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The Jewish Teachers of Jesus, James, and JudeWhat Earliest Christianity Learned from the Apocrypha and Pseudepigrapha$
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David A. deSilva

Print publication date: 2012

Print ISBN-13: 9780195329001

Published to Oxford Scholarship Online: January 2013

DOI: 10.1093/acprof:oso/9780195329001.001.0001

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Recovering the Voice of Jesus

Recovering the Voice of Jesus

Chapter:
(p.14) 1 Recovering the Voice of Jesus
Source:
The Jewish Teachers of Jesus, James, and Jude
Author(s):

David A. deSilva

Publisher:
Oxford University Press
DOI:10.1093/acprof:oso/9780195329001.003.0001

The problems associated with recovering the teachings of the historical Jesus from the written records of the same are examined. The various criteria that have been used to build a case for or against probable authenticity are individually described and evaluated, with special attention being given to the problems associated with the application of the criterion of double dissimilarity. The use of this criterion as a negative test, or the privileging of the positive results of applying this criterion, contribute to the de-Judaizing of Jesus. Gerd Theissen and Dagmar Winter's criterion of historical plausibility is preferred. The chapter also examines evidence for and against the general reliability of the apostolic tradition, particularly the absence of evidence of invention of Jesus sayings to answer obvious challenges arising within the early church, concluding that scholars have generally exhibited a skepticism beyond what the sources merit.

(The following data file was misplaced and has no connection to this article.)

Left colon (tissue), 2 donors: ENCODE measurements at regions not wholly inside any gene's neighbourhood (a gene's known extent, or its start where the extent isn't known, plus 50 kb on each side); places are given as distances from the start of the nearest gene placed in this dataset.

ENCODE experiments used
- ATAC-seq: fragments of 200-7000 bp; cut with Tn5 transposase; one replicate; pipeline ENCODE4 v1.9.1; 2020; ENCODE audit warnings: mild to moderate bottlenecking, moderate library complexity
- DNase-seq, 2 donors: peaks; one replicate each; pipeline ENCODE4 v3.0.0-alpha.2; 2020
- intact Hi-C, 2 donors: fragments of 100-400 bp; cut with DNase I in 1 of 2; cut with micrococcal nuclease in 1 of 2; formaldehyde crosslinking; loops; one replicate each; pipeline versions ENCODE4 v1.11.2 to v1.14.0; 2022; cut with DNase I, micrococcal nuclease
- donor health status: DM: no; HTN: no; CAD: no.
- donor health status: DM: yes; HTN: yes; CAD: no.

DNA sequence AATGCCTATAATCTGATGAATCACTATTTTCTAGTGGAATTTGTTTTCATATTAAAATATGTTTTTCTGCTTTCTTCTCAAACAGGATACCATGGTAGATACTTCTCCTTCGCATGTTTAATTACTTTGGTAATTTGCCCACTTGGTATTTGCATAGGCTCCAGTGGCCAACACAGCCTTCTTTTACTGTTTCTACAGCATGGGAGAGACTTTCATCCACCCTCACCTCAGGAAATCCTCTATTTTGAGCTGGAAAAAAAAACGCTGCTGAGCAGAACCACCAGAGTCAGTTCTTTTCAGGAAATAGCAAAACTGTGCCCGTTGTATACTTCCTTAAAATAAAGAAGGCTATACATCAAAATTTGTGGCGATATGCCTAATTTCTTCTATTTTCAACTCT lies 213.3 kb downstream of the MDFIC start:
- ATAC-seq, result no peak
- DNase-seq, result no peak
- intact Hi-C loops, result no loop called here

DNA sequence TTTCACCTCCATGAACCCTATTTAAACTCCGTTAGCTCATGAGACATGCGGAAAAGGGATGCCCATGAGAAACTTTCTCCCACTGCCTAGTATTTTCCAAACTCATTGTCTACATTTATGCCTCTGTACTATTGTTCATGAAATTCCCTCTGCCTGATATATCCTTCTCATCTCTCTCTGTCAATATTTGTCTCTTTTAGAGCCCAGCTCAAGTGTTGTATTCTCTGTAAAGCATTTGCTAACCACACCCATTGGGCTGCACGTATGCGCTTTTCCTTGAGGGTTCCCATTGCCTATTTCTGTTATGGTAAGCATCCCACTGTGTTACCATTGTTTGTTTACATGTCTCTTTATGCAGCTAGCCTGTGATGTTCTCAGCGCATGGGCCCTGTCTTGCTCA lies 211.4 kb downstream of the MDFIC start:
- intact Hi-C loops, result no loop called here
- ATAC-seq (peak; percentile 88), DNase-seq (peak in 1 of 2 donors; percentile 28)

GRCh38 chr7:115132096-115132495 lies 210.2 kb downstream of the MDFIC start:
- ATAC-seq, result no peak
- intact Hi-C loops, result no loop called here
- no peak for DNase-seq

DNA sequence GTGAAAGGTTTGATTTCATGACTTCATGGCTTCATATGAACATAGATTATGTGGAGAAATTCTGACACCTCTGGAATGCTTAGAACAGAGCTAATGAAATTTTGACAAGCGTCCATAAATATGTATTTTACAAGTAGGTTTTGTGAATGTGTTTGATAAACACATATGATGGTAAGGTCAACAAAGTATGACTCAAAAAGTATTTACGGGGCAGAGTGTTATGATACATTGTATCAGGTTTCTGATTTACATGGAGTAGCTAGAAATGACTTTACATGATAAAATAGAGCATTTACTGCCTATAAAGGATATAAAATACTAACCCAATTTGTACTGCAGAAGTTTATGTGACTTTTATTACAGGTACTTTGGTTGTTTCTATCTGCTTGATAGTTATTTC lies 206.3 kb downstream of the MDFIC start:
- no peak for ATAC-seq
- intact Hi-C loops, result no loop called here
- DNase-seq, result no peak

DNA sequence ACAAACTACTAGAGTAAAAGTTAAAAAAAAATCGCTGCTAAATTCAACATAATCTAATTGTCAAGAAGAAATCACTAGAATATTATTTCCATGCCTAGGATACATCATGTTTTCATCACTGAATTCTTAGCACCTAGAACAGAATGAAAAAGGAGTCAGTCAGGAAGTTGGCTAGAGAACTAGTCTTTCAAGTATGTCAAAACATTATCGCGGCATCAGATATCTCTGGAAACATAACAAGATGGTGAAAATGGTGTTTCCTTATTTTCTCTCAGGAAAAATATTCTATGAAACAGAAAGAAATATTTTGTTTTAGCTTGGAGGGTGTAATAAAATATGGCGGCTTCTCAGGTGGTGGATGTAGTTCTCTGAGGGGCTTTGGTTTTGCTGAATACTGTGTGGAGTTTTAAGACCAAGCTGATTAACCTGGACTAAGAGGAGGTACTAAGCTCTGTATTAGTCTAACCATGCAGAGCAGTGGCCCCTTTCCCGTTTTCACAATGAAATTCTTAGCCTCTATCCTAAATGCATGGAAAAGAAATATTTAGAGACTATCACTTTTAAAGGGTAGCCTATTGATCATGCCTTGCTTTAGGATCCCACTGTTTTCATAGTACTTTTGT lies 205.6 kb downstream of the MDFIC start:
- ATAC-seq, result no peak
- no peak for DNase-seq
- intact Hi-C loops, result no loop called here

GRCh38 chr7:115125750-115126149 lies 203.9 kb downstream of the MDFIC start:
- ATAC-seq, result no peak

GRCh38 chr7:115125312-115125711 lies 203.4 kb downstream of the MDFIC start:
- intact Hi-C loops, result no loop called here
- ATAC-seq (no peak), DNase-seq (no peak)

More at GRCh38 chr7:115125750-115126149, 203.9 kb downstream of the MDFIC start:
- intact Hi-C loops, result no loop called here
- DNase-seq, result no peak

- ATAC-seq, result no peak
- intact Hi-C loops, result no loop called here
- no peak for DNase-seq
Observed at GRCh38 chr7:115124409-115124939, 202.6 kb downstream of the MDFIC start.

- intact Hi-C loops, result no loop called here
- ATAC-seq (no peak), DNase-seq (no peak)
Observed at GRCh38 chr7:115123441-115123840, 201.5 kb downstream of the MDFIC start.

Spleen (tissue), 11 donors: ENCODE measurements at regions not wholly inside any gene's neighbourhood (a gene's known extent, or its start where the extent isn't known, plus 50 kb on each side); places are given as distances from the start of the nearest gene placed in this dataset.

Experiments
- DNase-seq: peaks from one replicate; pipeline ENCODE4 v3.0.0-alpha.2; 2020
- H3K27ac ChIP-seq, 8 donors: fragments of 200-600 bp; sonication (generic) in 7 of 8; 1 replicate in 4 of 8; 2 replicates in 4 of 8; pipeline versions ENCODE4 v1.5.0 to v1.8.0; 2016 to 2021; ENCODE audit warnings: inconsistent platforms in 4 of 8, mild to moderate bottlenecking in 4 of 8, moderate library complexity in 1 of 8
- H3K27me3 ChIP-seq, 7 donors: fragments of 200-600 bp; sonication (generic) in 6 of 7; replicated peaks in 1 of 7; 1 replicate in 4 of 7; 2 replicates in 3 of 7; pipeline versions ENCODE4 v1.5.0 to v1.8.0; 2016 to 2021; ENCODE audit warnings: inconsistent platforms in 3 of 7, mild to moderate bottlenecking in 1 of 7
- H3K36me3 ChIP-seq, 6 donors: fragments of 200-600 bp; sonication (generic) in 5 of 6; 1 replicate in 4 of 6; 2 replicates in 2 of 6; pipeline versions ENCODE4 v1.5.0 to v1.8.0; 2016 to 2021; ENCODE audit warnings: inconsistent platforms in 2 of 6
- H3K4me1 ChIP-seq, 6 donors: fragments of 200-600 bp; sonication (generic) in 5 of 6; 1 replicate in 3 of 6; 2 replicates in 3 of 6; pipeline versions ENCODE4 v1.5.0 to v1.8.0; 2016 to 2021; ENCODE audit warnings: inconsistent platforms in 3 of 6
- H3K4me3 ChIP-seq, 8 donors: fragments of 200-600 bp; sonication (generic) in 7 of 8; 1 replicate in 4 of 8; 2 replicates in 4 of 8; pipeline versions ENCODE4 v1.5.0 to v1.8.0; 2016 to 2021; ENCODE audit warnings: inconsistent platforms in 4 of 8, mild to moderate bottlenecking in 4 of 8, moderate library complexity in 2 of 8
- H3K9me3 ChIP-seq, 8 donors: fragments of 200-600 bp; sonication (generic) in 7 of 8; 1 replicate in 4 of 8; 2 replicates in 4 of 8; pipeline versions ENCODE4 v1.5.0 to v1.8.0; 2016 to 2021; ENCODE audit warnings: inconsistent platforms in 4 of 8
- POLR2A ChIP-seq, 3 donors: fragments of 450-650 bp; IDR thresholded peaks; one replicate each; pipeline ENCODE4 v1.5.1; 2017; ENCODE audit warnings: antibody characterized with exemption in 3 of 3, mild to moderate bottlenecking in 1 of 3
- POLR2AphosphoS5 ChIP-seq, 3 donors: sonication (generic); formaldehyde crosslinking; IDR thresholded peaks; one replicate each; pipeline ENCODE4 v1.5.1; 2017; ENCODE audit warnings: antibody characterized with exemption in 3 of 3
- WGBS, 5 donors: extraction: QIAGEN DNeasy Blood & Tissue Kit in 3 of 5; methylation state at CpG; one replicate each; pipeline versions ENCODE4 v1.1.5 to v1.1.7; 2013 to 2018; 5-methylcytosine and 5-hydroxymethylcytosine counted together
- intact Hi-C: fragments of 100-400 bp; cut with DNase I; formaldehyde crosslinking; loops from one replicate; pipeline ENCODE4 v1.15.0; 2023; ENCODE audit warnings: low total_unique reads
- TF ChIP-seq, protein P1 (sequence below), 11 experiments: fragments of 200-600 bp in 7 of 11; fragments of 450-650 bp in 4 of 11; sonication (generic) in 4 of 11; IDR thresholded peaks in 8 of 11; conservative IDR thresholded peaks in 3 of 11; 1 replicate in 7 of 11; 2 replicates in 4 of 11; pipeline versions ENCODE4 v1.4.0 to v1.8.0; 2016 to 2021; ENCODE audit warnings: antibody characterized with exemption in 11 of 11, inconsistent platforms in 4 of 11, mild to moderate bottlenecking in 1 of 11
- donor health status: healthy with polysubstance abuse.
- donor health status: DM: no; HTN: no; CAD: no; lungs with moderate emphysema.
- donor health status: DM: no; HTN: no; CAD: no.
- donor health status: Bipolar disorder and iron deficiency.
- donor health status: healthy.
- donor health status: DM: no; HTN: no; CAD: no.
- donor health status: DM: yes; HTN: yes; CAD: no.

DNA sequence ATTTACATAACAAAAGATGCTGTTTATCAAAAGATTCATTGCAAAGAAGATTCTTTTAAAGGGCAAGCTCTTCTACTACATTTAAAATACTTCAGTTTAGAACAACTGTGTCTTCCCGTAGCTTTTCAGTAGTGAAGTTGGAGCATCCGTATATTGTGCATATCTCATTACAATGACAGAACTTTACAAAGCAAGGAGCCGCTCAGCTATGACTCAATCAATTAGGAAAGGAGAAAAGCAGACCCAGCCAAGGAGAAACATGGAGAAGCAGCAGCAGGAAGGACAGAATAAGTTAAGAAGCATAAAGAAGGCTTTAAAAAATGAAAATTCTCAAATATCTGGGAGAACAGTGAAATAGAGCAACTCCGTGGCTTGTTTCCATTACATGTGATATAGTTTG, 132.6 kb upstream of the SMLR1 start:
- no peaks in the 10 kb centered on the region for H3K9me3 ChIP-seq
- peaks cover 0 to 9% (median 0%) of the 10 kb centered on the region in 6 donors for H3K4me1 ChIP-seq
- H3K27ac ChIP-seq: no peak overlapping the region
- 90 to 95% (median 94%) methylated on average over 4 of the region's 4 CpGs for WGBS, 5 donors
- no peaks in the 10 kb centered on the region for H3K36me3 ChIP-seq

Keywords:   criterion of dissimilarity, historical Jesus research, Synoptic tradition, Jesus Seminar, authenticity criteria, orality, criterion of historical plausibility

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